Take the 2-minute tour ×
Stack Overflow is a question and answer site for professional and enthusiast programmers. It's 100% free.
  • I have a client and a server
  • I want to send objects from client to server
  • The objects must be send bundled together in a "big packet" containing many objects
  • The objects could be in a random order
  • The number of objects is not fixed
  • There could be objects in the packet which are unknown to the server (so he needs to dump them)

I haven't got much experience with Serialization. I would prefer Boosts Serialization-framework (if thats possible with it) I thought of the following concept
(incomplete Pseudocode, inspired by C++, no specific Boost::Serialization-code):

class SerializableObject
{
    virtual int getIdentifier() =0;
    virtual Archive serialize() =0;
}
class SubclassA : public SerializableObject
{
    int getIdentifier() { return 1; }
    Archive serialize() { ... }
    ...
}
class SubclassB : public SerializableObject
{
    int getIdentifier() { return 2; }
    Archive serialize() { ... }
    ...
}

Now on Clientside:

void packAndSendData()
{
    archive << objectA.getIdentifier();
    archive << objectA;
    archive << objectB.getIdentifier();
    archive << objectB;
    myNetworkObject.sendData(archive);
}

On Serverside:

void receiveAndUnpackData()
{
    archive = myNetworkObject.receiveData();

    while(archive.containsObjects()) //possible?
    {
        int type = archive.deserializeNextObject();
        if(type == 1)
            SubclassA objectA = archive.deserializeNextObject();
        if(type == 2)
            SubclassB objectB = archive.deserializeNextObject();
        else
            archive.dropNextObject(); //How to do this? Possible?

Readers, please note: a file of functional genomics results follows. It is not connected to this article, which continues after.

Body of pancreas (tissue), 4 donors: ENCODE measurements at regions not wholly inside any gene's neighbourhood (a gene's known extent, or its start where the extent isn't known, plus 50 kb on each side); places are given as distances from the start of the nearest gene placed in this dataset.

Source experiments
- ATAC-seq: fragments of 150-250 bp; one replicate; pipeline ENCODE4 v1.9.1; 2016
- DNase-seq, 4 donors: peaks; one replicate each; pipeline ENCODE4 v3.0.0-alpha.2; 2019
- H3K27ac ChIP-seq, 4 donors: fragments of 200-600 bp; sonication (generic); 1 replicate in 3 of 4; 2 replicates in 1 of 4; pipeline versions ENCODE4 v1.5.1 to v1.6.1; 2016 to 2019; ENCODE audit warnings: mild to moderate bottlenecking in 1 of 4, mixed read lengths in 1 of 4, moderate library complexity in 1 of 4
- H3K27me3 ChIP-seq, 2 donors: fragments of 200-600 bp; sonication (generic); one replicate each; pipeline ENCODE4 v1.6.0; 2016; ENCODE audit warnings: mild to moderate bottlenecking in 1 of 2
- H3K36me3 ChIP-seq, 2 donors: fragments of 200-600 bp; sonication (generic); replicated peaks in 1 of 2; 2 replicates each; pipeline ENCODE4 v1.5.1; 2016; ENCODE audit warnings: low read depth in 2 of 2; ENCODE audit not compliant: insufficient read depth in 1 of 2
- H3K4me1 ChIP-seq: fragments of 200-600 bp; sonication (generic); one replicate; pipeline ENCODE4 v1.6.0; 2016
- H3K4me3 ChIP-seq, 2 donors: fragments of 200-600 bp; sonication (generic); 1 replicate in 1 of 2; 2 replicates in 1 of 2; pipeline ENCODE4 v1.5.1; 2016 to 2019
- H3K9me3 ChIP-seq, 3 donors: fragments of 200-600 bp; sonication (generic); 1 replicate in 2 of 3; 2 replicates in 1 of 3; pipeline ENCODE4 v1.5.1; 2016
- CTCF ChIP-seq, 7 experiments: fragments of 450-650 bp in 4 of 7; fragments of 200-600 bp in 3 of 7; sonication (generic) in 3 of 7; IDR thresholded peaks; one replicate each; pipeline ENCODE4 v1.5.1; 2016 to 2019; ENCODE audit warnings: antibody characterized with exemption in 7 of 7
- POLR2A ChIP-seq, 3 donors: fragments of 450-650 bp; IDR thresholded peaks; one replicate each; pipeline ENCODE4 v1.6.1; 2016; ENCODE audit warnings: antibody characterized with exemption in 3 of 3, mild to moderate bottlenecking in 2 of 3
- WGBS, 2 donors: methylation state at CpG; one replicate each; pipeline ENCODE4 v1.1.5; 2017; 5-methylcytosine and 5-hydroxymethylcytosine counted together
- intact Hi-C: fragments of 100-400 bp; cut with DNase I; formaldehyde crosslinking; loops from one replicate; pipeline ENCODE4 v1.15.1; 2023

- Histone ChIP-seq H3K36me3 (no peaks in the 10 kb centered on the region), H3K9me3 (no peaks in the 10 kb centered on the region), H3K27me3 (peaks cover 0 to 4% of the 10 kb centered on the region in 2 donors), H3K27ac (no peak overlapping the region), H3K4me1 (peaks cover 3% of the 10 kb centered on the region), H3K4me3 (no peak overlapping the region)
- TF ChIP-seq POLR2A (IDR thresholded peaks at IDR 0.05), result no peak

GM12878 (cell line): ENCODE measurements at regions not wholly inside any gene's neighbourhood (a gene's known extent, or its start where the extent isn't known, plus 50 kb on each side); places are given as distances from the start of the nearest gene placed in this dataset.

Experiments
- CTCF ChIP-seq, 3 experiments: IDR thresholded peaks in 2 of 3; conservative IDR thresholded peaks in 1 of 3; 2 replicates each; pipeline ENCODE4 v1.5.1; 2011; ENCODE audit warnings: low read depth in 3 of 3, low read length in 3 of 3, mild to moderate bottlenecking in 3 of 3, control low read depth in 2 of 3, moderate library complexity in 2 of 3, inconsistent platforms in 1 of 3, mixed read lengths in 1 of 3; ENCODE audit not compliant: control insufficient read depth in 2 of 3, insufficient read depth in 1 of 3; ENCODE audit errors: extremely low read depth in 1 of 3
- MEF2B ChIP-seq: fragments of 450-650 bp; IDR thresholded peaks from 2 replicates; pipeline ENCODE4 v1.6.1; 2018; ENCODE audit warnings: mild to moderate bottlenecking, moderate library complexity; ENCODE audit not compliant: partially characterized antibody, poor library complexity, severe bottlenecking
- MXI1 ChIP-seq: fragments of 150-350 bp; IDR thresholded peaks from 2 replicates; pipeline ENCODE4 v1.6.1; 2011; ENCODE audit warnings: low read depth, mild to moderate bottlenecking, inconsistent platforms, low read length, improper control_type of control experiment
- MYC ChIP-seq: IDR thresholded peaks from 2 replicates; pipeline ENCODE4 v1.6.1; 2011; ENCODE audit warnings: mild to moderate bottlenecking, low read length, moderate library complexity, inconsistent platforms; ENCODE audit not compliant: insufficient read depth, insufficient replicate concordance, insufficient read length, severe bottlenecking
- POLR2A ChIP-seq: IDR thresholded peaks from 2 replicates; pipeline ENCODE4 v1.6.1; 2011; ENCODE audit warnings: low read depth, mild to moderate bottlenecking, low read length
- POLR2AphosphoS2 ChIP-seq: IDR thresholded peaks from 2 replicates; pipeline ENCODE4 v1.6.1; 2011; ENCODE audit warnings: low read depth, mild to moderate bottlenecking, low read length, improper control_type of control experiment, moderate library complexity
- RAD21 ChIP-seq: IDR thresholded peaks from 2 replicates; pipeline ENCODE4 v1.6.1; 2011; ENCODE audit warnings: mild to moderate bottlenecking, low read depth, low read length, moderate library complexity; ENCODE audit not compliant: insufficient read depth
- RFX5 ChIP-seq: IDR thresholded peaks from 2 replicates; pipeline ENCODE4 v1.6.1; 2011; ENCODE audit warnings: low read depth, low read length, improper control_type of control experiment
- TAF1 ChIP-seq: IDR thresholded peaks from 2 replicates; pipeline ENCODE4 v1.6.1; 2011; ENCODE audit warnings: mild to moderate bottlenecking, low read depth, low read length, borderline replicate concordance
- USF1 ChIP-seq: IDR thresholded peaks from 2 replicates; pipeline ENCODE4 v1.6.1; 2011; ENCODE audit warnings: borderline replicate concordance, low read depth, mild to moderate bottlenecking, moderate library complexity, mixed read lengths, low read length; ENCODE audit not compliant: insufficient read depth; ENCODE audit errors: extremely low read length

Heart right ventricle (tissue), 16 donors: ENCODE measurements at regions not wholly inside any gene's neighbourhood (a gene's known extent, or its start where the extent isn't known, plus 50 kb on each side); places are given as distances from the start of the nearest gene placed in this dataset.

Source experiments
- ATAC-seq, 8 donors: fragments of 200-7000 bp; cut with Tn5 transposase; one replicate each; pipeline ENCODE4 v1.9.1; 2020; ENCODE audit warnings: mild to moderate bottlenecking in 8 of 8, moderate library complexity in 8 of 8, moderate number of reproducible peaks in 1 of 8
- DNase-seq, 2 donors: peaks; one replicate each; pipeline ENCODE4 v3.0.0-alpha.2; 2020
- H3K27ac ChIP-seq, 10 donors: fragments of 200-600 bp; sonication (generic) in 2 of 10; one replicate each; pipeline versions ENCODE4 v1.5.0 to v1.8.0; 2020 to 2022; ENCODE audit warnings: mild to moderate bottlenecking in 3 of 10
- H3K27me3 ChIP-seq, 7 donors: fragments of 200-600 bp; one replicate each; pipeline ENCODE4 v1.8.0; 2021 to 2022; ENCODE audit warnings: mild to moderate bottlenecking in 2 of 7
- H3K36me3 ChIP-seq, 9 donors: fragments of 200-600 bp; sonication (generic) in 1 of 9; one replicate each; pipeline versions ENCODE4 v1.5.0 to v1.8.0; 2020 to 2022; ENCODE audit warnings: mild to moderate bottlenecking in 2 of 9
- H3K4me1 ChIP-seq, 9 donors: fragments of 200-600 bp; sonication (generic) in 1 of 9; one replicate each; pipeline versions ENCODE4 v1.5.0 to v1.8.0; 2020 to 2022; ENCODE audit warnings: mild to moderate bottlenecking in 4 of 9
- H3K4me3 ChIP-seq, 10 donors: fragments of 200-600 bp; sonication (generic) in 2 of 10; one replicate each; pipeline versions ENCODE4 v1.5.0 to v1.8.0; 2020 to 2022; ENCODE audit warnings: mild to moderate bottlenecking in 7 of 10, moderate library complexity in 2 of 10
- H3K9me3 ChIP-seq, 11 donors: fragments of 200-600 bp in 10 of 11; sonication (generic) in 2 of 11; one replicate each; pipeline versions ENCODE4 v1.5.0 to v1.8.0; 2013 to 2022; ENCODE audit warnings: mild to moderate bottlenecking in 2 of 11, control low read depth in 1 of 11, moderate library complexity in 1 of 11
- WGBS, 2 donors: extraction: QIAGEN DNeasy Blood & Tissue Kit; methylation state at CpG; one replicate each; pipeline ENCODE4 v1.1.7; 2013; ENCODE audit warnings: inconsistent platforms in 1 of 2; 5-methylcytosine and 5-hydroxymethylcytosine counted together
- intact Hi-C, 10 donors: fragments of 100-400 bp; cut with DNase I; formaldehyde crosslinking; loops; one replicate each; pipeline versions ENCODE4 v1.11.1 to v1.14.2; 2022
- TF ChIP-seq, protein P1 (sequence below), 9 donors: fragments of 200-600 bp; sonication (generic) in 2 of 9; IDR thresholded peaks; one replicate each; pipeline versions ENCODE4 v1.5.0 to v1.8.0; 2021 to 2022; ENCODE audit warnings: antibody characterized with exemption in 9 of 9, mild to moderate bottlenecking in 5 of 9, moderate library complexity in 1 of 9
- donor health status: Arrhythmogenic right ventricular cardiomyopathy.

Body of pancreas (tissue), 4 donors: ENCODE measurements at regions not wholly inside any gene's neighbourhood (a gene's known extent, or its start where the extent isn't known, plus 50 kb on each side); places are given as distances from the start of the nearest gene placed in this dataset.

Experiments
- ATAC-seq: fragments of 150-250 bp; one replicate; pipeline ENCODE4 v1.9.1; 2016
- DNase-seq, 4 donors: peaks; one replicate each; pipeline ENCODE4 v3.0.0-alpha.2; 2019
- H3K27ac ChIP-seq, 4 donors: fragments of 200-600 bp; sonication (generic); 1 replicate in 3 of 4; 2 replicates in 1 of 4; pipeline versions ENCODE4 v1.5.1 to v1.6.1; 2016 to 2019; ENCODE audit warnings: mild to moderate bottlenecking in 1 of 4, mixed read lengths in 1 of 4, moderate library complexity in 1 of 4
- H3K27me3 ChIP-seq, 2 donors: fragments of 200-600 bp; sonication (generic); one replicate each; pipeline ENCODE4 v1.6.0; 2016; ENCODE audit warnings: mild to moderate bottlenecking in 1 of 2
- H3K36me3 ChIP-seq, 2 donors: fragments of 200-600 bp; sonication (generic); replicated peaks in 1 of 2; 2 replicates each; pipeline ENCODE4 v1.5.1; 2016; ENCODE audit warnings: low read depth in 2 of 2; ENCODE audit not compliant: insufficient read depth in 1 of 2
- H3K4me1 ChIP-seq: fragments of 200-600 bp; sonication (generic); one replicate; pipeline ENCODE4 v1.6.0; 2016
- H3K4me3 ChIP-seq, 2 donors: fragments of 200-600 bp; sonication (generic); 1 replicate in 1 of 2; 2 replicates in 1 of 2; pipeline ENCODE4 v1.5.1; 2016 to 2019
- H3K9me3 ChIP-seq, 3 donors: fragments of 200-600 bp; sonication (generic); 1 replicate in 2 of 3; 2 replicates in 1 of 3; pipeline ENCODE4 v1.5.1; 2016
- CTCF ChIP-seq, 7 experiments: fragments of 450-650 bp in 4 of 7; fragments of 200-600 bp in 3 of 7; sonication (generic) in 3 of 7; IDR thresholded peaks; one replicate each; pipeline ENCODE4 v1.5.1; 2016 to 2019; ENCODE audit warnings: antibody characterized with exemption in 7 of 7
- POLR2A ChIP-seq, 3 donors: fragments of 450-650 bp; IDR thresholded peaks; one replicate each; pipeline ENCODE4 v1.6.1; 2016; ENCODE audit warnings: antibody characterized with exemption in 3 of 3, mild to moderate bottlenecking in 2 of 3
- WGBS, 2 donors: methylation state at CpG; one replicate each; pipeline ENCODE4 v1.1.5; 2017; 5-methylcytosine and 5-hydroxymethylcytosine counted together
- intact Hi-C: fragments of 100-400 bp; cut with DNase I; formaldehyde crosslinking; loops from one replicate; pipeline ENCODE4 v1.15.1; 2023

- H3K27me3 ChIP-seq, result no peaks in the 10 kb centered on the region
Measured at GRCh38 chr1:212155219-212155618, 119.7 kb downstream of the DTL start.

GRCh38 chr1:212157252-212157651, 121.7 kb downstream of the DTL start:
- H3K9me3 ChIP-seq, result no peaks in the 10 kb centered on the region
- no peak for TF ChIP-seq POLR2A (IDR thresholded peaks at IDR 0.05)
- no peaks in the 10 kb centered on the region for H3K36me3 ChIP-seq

}
}

So the questions are:
- Is this a good concept or are there other possibilities?
- Is such a concept possible with Boost::Serialization
- If not: Are there other libs which could help implementing the concept?

I've tried to compress the problem as much as possible and to give as much info as I could. Hope it is understandable what I meant and what I try to achieve. If anyone has a better title for this question please fix the existing one, I had no idea of how describing this question with all of its aspects.

share|improve this question

2 Answers 2

up vote 1 down vote accepted

The approach you describe is a start, but have you thought about how you'd serialise references between objects. I.e. serialising an object graph. Also, if you may need to think about data format versioning if your client and server can change out of sync with each other. Its not necessarily a simple problem.

Are there other libs which could help implementing the concept?

You could look at Google's Protocol Buffers project. It probably does what you want, and is language neutral.

share|improve this answer

Boost serialization is definitely a start, however there are other considerations such as

  1. Fragmentation - i.e. what happens if the "collection" of your objects cannot fit in to one packet, how do you know at the other end that you've received all the data that represents the "collection"
  2. Platforms - if you have a homogenous environment (say all linux), this is not an issue, but if you have a mixture, this could be a problem (I don't believe boost serialization works across different byte encodings - I could be wrong here, need to check docs) This applies to languages too (a point raised by Andy Johnson above) - with boost serialization, you're tied to C++.

I would recommend that you look at one of the OS messaging products, and specifically if you want to send structures, something like Open DDS. All the serialization etc. is handled nicely for you, and you get lot's more features and functionality. Of course it's quite heavy weight, and slightly less performant than asio + serialization, but you have to do less work.

share|improve this answer
    
There is no problem with being bound to C++. But the application is very performance-focused, so Boost seems to be a good solution. (Another point is that we already use Boost as Thirdparty in our company, so there is no need to bring in new Thirdparty) –  MOnsDaR Oct 12 '10 at 10:56
    
As far as I know, Boost::Serialization does Data Marshalling. But I'll check this too. Edit: One major point of the Boost::Serialization-goals is that data which has been serialized on one platform comes out the same on another platform. See this link for more info: boost.org/doc/libs/1_44_0/libs/serialization/doc/index.html –  MOnsDaR Oct 12 '10 at 10:59

Your Answer

 
discard

By posting your answer, you agree to the privacy policy and terms of service.

Not the answer you're looking for? Browse other questions tagged or ask your own question.